Am very excited. Wife in the North came out in Germany last Wednesday (courtesy of a brilliant translator called Cornelia Holfelder-von der Tann) under the title Stadt, Land - Schluss and is about to hit number 15 in their bestseller charts. (Bearing in mind it sank like a stone in the US and we speak the same language - what's German for "hooray!"?) Even better my publishers have tweaked the book trailer so I now know how to say "There are no bears" in German.
What's happening in Germany is a real pick-me-up because the thing about getting a book published is you want another published after that, and then another, and chances are that might not happen. Me and my nose are writing away on Book No. 2 without a contract, which means without money, which means shedloads of guilt for not earning anything, and the acute suspicion that I'm playing at being a writer and really I should snap out of it and do something useful with my life. Of course, if I finish it and someone buys it, me and my nose are vindicated. But the last real writer I spoke to told me that the first novel she wrote never made it out of the drawer and went down as a "learning experience". I hate "learning experiences". Generally speaking they are unspeakably horrid and misery-making and give other people the chance to say things like "I don't think so" and "I'm afraid you're just not good enough."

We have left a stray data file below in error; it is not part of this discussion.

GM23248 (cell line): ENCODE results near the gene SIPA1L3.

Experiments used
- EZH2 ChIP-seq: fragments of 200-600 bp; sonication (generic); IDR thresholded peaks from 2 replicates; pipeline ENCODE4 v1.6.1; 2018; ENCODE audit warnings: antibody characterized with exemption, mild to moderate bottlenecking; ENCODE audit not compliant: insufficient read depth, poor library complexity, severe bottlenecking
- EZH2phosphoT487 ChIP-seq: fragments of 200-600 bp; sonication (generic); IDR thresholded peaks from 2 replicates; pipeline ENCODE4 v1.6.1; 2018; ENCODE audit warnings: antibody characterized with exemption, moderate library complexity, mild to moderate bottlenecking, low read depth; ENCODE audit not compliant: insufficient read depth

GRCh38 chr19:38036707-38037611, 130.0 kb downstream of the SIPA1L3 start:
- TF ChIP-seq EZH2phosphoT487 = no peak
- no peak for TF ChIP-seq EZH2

The other night I went for supper at a friend's and before she'd allow us to eat we all had to troop out to the dusking lawn to play croquet. Croquet brings me out in a cold sweat. I'm a working class girl from Leeds. I wasn't brought up playing croquet. I don't even know how to hold the racket and I've never liked jumping through hoops. I'm short but even for me, it's difficult. I associate it with being a teenager and having lunch with the family of my then boyfriend. I could be wrong (these are only memories after all and what are memories made of?) but I have always laboured under the opinion his mother disliked me. In my memory then, the sun blazed, and I opted out of the game of croquet in the garden to sit in the shade. Later that afternoon, rowing in a boat along the river, the sun still shining, a girl (staying with the family on some sort of exchange) told me that my sweetheart's mother had asked her what she thought of me; and a victory of sorts - she said she liked me very much. I have always wondered how a grown woman could ask one child what she thought of another. The realisation that not everybody likes you - a learning experience.